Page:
In this wilderness you will find over 100 miles of hiking trails which will take you from deep canyons to 10,000 foot peaks.
The 105,165 acre Mokelumne Wilderness straddles the crest of the central Sierra Nevada, within the Stanislaus, Eldorado, and Toiyabe National Forests. This area lies within portions of Calaveras, Alpine, and Amador Counties and is bordered by State Highway 4 on the south and State Highway 88 on the north. Watersheds drain to the Mokelumne River on the west slope and the Carson River on the east slope. New Management Guidelines were recently adopted for the Mokelumne Wilderness.
The Mokelumne Wilderness is a rugged landscape of great scenic beauty. Much of the area is dominated by volcanic ridges and peaks. The prominent feature is disputably the rugged Mokelumne River Canyon. There are many smaller streams flowing through deep granitic canyons but only a few lakes concentrated in the northern portion of this spectacular area. Elevations range from about 3900 feet near Salt Springs Reservoir to 10,380 feet at Round Top. Precipitation averages 50 inches annually on the west slope and as little as 15 inches on the east slope, 80 percent of it in the form of snow. Snowcaps typically linger into June in the Round Top region to the north and on the Mokelumne Plateau to the south, while the Mokelumne River Canyon above Salt Springs Reservoir can be free of snow as early as March. Summers are generally dry and mild, but afternoon thundershowers occur periodically and nighttime temperatures may dip below freezing any time.
Permits are mandatory for entry into the Mokelumne Wilderness year round for overnight use. This link will give you information for permits for use of the Mokelumne Wilderness outside of the Carson Pass Management Area.
Due to the popularity of the Carson Pass Area, restrictions are in effect to ensure your opportunities for solitude, a primitive recreational experience, and to protect popular camping destinations from overcrowding and heavy impacts. This link will give you information for permits for use of the Mokelumne Wilderness inside the Carson Pass Management Area.
When visiting remote areas there are several things you should be aware of for your safety and others including the parameters around visitors using Pack Stock in the Wilderness.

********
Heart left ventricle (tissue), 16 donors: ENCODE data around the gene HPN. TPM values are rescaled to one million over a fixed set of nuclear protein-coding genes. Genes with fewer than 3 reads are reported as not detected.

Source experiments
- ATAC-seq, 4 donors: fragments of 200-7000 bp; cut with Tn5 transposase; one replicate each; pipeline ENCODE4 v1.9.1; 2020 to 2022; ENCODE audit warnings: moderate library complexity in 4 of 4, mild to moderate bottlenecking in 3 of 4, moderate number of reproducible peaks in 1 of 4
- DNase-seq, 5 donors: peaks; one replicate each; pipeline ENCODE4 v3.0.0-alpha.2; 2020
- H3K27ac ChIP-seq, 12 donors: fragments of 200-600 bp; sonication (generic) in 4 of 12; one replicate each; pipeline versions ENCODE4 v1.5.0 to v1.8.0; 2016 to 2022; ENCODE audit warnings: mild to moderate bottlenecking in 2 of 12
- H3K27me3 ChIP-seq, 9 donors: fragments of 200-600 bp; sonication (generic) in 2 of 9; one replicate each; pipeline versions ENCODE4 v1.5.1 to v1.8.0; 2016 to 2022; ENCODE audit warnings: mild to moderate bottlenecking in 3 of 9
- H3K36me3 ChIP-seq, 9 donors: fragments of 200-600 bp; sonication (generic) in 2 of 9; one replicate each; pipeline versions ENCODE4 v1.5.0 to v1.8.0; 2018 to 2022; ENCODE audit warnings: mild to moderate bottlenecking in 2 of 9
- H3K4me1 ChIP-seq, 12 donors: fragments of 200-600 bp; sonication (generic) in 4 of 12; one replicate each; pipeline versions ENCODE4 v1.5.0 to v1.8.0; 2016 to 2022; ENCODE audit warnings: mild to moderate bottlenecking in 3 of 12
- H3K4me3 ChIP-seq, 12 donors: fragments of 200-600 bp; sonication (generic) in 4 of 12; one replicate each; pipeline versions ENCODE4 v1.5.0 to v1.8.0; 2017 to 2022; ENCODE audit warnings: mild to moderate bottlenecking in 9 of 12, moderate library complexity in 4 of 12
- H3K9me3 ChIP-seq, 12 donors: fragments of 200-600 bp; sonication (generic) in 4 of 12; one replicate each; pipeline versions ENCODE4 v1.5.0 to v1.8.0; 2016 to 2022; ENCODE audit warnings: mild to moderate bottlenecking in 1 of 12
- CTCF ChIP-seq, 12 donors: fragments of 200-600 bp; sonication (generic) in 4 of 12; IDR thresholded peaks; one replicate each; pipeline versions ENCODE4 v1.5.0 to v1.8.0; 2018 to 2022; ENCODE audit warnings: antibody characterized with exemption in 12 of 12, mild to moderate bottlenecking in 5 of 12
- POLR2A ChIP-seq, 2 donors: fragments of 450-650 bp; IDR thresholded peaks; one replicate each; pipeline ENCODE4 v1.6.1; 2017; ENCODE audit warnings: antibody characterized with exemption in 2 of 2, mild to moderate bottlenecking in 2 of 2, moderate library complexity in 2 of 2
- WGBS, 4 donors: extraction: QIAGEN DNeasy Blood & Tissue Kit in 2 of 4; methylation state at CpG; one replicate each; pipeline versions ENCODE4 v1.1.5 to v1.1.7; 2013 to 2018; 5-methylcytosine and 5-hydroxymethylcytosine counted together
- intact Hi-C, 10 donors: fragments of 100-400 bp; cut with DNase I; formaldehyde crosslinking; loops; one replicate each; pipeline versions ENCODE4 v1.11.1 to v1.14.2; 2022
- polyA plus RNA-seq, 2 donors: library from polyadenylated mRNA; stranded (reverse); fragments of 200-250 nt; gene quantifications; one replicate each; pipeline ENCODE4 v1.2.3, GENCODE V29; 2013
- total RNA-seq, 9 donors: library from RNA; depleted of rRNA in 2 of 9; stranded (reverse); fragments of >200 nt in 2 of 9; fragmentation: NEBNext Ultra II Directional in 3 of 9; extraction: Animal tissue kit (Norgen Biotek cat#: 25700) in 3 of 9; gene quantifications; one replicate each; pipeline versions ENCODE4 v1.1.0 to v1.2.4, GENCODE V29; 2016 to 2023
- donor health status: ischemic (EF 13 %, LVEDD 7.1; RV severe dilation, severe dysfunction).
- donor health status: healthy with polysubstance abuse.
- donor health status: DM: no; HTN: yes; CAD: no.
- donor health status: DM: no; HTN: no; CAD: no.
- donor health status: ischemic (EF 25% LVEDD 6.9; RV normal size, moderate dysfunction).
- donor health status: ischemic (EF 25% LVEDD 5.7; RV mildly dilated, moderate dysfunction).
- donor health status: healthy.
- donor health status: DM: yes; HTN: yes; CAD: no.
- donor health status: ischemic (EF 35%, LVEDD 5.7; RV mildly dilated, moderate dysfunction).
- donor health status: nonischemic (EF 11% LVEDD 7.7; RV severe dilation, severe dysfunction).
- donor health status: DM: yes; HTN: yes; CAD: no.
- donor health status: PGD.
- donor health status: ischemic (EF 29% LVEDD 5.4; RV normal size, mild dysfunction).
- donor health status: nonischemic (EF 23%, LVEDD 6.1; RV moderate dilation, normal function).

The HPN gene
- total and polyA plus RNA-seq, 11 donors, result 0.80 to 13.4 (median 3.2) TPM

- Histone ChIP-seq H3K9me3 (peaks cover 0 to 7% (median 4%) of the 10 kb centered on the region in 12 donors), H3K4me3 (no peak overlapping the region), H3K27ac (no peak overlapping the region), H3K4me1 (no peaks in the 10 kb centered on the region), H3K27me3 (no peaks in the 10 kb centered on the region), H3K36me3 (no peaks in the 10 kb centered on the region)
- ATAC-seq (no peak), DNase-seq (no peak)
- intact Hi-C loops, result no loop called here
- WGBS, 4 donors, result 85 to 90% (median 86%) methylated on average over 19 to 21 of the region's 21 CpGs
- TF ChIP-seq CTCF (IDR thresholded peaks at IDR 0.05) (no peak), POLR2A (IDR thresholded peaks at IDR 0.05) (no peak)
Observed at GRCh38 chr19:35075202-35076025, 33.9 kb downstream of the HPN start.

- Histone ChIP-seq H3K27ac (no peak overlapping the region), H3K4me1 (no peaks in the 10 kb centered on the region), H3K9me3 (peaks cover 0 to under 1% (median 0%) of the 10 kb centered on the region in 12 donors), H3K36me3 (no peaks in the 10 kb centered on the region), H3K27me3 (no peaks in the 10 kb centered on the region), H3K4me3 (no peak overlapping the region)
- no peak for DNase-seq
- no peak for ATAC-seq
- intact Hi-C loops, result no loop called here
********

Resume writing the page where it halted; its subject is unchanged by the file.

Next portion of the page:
Mokelumne Wilderness provides visitors with the opportunity to witness a diverse population of wildlife.
The Mokelumne Wilderness possesses an incredible diversity of plant life and a number of unique remnant species for the area. There are several Special Interest Areas in the wilderness area.
The Mokelumne Wilderness has a long history of use by both Native Americans and European settlers.
The geologic history of the area now known as the Mokelumne Wilderness has been long and complex, and what is visible today reveals only a fraction of this.
General Information and Regulations
- Campfires are prohibited year round in all parts of the Mokelumne Wilderness. Camp stoves are allowed with a California Campfire Permit.
- Campfires are prohibited to reduce human-caused wildfires, impacts to vegetation and soil from firewood collection, and to reduce the visual impacts of fire rings and surface scarring. The remote and rugged terrain of the Mokelumne Wilderness is also very difficult to access for fire suppression.
- Method of Travel - Travel is restricted to horseback or foot only. Trails in the Mokelumne Canyon are maintained in a primitive and challenging condition and are not recommended for stock use. All means of mechanical transportation, including bicycles, are prohibited in wilderness. Wheelchairs are allowed. Stay on trails and do not shortcut switchbacks or create parallel ruts by walking alongside the trail.
- Waste - Visitors are required to bury human waste 6 to 8 inches deep and at least 200 feet away from water, trails, and campsites. Toilet paper must be buried or packed out. Garbage must be packed out.
- Group Size - Maximum group size: 12 people for day-use, and 8 people for overnight use.
- Pets - Domestic pets are allowed in the Mokelumne Wilderness at this time. You are responsible for their actions as well as their welfare. In the Carson Pass Management Area pets should be leashed or physically restrained at all times. Elsewhere within the Wilderness, dogs should be either leashed or under direct voice control. Dogs can disturb other campers, get in fights with other dogs along the trail, and scare wildlife away. The Amador and Alpine County leash laws will be enforced inside the Wilderness boundary where dogs off leash are an impediment or hazard to the safety of any person, or where dogs are harassing or molesting wildlife.